Reviewed: Cane Hill 'Too Far Gone'
New Orleans quartet Cane Hill begin 2018 with a bang as they unleash their second record 'Too Far Gone' via Rise Records.
If you enjoyed their brilliant debut album 'Smile' then there is plenty to like on the new one, as the band continue to progress with their mix of unhinged and pummelling metal and moments of more refined power that adds some great melody into the fray.
The crunching rhythm section on the title track opens up for Witt's dememented vocal range to take over, while a blistering chorus powers through a cacophony of distorted noise; and 'Lord of Flies' incorporates a grungey middle section into a groove-laden number. Probably more than any other on the album, this one has a feeling that it could have easily fitted into the 'Smile' track list, as from the very opening seconds you know that this is Cane Hill on top form.
The other two tracks released so far are '10¢' and the meaty alt metal stomp of 'It Follows', but what about the new tracks, which the band promised would include some slower and more melodic moments?
Simply put, Cane Hill step up their game in these instances, starting with 'Singing in the Swamp' which contains a heavy bass line from Ryan Henriquez and crushing guitars in the verses. A refined chorus is led by Witt's swooning vocals that also contain some great harmonies, and there's a bit of punk rock energy which shows strong progression in the band's sound.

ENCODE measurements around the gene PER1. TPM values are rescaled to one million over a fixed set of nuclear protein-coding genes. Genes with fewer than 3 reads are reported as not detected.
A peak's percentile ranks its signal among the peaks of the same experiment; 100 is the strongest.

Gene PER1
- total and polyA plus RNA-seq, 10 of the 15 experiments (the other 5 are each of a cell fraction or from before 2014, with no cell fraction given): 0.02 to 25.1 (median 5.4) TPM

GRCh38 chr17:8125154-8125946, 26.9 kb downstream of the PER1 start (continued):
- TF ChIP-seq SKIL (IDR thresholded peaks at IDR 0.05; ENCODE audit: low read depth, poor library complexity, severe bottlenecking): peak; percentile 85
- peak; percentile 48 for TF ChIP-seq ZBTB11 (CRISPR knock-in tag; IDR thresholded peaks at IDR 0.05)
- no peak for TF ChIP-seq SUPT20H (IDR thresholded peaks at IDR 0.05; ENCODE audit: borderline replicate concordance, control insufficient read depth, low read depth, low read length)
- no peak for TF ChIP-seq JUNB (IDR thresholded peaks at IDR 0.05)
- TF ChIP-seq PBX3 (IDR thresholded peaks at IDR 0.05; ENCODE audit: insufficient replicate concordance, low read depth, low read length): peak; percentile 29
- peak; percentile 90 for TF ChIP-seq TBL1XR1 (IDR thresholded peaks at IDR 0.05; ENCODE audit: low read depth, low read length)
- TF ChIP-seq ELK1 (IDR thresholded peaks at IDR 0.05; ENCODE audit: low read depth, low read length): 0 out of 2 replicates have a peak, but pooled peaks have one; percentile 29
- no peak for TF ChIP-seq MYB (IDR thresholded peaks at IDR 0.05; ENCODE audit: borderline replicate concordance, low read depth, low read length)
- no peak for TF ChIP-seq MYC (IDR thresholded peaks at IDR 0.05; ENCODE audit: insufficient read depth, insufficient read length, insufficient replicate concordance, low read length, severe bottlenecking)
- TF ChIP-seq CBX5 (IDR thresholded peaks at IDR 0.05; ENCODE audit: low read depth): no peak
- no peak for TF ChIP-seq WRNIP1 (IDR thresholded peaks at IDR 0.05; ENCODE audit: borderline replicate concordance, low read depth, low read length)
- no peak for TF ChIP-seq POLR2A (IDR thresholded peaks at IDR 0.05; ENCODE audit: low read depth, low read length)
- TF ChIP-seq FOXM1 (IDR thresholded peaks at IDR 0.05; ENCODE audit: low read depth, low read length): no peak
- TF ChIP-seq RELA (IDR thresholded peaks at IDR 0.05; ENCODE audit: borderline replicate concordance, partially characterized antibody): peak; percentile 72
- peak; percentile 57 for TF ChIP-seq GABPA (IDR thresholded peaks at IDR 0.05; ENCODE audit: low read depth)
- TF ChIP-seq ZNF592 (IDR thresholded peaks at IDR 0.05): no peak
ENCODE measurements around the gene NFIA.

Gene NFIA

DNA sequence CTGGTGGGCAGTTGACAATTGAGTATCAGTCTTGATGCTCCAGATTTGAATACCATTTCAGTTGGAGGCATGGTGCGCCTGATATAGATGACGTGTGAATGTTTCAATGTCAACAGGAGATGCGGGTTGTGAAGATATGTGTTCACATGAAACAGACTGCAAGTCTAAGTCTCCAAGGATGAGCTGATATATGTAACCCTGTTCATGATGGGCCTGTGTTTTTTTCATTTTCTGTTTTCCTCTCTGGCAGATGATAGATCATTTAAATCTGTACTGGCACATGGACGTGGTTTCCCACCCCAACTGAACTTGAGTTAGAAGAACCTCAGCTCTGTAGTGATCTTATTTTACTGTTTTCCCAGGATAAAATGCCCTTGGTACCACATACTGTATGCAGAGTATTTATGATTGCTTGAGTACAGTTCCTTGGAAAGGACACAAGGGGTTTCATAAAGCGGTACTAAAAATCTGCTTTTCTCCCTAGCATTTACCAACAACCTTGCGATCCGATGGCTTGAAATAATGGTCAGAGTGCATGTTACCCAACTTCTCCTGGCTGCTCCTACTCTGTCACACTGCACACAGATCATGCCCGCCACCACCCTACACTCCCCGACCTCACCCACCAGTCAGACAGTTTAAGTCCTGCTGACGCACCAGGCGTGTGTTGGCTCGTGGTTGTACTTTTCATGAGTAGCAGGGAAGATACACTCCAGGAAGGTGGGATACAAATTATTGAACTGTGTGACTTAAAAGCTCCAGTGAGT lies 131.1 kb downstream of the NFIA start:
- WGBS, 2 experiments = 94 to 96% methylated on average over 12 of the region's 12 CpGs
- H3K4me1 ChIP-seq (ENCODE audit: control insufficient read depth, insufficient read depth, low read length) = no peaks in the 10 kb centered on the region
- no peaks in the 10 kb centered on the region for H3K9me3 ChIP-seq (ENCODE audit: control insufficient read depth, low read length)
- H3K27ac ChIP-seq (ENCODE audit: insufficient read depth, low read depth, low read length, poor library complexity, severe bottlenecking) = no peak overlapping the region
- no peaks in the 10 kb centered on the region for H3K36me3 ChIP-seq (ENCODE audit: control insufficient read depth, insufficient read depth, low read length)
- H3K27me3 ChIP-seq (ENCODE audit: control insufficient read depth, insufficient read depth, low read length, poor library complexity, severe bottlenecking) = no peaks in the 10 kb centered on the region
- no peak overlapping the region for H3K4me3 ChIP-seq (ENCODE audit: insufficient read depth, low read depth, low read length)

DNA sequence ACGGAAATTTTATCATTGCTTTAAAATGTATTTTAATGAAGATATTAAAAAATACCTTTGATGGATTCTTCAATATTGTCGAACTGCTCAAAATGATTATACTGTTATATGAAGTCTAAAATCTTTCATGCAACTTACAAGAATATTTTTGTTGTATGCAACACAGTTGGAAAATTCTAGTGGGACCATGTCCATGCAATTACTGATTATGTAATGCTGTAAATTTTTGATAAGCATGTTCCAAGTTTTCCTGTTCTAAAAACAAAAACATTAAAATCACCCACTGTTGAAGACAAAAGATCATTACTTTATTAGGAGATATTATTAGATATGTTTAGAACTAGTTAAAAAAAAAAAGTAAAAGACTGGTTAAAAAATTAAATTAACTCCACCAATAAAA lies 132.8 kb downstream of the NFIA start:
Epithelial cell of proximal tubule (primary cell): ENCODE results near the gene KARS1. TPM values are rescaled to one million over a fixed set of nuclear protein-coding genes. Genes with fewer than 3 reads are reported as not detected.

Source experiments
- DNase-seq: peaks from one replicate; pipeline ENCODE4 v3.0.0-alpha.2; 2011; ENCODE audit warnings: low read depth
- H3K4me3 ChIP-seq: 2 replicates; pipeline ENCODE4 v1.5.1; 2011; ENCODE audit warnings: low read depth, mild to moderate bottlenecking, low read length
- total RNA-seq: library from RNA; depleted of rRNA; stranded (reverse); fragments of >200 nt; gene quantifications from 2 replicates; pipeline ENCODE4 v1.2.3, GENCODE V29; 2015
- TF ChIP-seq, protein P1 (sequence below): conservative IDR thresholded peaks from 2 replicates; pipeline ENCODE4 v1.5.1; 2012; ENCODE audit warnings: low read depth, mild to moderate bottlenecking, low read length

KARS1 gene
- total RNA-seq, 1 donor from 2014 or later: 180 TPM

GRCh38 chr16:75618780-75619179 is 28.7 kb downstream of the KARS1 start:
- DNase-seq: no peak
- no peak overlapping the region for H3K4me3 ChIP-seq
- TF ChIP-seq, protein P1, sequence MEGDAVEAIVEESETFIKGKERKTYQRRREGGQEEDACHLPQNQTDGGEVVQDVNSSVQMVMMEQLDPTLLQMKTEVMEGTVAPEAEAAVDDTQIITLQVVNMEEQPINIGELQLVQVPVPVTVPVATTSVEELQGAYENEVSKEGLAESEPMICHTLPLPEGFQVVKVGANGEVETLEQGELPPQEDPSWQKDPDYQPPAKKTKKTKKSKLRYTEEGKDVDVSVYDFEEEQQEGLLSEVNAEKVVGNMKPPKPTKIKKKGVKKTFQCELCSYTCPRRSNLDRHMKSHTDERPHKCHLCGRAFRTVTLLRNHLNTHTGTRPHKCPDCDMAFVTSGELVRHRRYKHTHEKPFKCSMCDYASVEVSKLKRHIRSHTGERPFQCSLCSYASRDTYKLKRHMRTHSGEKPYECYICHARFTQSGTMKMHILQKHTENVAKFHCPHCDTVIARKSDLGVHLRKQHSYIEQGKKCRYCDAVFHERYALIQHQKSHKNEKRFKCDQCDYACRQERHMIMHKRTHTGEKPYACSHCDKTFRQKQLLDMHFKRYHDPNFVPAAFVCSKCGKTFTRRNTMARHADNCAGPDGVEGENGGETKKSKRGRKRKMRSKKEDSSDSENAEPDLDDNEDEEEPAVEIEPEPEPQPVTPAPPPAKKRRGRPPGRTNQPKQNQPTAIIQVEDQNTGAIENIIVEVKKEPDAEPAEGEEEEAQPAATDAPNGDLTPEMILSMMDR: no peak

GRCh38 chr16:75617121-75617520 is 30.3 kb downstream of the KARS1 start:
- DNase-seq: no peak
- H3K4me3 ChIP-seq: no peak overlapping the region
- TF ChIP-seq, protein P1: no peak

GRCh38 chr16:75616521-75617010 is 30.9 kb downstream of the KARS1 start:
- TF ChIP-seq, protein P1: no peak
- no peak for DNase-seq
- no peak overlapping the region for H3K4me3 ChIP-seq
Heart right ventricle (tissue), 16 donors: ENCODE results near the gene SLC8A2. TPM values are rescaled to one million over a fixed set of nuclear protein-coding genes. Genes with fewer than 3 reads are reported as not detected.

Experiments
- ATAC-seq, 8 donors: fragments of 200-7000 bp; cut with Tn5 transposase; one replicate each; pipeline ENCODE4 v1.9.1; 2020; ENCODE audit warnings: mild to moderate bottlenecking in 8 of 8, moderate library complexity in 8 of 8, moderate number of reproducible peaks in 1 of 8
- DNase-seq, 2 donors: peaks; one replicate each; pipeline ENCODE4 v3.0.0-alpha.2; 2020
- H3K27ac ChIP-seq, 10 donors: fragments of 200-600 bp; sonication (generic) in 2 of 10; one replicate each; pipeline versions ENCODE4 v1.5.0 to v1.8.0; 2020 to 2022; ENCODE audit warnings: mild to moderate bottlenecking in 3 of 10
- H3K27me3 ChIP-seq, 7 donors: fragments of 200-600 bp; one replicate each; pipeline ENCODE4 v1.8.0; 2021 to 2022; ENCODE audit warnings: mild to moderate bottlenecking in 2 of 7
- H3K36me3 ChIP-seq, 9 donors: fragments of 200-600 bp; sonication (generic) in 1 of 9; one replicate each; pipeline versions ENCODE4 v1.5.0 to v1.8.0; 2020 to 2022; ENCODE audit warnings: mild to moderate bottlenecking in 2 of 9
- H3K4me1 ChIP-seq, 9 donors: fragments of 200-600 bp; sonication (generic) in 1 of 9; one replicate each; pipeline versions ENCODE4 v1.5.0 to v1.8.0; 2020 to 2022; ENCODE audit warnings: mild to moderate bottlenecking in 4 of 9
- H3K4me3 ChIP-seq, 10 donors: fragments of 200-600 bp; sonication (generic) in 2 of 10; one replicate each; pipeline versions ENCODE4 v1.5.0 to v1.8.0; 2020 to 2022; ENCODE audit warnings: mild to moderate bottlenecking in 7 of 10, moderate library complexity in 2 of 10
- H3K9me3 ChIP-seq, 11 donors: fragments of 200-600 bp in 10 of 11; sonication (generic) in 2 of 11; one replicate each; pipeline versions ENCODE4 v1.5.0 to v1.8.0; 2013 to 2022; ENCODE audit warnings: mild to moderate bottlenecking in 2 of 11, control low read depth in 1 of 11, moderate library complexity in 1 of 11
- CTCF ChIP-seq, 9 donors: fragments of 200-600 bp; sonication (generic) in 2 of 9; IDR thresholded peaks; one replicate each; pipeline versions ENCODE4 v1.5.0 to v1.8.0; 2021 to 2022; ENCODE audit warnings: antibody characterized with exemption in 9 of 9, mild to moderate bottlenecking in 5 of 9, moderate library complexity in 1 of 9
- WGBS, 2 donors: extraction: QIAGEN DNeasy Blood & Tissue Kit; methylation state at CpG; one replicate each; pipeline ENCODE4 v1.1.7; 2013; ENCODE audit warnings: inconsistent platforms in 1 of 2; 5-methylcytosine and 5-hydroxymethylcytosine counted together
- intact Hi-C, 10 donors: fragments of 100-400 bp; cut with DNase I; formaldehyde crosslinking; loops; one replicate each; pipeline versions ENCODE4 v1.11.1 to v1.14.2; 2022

'Erased' is an absolute stunner where a Tool-esque guitar rhythm from James Barnett drives the verses along into a standout chorus which is both morose and cathartic, yet extremely melodic. The off-time guitar structures and a huge drum section- courtesy of Devin Clark, also work majestically together, and with the lyrics documenting human decline after being diagnosed with Alzheimers- this is the most emotional we have ever heard Cane Hill.
'Why?' opens with a little trap beat like 'St. Veronica' did on the last record and latterly reminds of Alice in Chains, and the closing 'The End' is slow-building before a second half of colossal instrumentation rounds the record off nicely.
There's still plenty of new chaos amongst the track list also, like the two-minute rager 'Scumbag' and the Slipknot-esque 'Hateful'- both or which sound twisted as fuck; but 'Too Far Gone'; just like 'Smile', comes and goes in no time at all.
This is a great follow-up record which cement's Cane Hill's place at the forefront of a bustling alternative metal scene, where moments of ugliness, brutality and beauty are evenly spread out. There are also more hooks than in a slaughterhouse, so it makes for one of the most groovy and catchy records to come out in the first part of the year. There is an addition of many great guitar solos and a live drum feel courtesy of the production- and the sound Cane Hill has will only be amplified the louder you play it (which deserves to be dialled up to 11).
Are Cane Hill too far gone? Nah, these boys are still only getting started, and they are one of the most vibrant bands to come out in a long time. Simply put- this is a great sophomore album.
'Too Far Gone' is out January, 19th via Rise Records.
For more information, visit wearecanehill.com or the band's official Facebook page.